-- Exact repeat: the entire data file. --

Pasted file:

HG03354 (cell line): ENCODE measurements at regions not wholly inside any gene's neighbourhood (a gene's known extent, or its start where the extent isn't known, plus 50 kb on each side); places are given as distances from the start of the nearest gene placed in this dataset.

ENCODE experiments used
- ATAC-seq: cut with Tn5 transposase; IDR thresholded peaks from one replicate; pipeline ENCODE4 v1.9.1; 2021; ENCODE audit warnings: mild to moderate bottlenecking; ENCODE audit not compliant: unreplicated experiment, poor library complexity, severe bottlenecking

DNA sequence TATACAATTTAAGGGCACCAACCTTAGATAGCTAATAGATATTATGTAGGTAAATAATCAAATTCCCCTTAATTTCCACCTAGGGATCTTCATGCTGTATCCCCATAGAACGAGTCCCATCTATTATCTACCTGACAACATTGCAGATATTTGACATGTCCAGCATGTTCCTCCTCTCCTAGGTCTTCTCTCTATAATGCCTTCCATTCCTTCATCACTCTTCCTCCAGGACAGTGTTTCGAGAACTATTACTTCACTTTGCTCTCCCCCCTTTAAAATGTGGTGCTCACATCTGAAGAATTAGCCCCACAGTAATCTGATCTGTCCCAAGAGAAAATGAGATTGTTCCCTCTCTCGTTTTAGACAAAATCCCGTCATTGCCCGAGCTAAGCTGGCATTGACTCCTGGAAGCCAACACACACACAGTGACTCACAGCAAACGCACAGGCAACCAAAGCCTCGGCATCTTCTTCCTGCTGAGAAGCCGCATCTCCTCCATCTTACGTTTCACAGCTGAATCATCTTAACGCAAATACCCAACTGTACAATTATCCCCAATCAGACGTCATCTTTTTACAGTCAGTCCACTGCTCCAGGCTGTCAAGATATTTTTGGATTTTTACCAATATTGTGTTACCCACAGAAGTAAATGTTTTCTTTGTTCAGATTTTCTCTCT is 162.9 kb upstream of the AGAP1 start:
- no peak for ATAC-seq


HG03354 (cell line): ENCODE measurements at regions not wholly inside any gene's neighbourhood (a gene's known extent, or its start where the extent isn't known, plus 50 kb on each side); places are given as distances from the start of the nearest gene placed in this dataset.

ENCODE experiments used
- ATAC-seq: cut with Tn5 transposase; IDR thresholded peaks from one replicate; pipeline ENCODE4 v1.9.1; 2021; ENCODE audit warnings: mild to moderate bottlenecking; ENCODE audit not compliant: unreplicated experiment, poor library complexity, severe bottlenecking

DNA sequence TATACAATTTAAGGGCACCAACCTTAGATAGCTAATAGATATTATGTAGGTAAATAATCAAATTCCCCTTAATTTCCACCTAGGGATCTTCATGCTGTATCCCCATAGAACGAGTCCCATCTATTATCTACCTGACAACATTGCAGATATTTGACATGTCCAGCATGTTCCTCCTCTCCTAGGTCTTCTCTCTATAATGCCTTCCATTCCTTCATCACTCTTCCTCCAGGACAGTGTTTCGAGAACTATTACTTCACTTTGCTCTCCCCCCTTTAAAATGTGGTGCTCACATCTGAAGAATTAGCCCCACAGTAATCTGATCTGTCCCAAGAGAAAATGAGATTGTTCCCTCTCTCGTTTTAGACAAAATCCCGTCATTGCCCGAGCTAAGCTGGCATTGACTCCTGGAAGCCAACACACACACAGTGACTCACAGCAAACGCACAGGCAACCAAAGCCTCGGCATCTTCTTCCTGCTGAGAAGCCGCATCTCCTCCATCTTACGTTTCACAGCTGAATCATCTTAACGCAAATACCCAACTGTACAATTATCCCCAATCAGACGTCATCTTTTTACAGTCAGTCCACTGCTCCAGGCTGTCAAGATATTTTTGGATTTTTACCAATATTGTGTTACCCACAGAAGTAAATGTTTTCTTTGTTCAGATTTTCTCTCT is 162.9 kb upstream of the AGAP1 start:
- no peak for ATAC-seq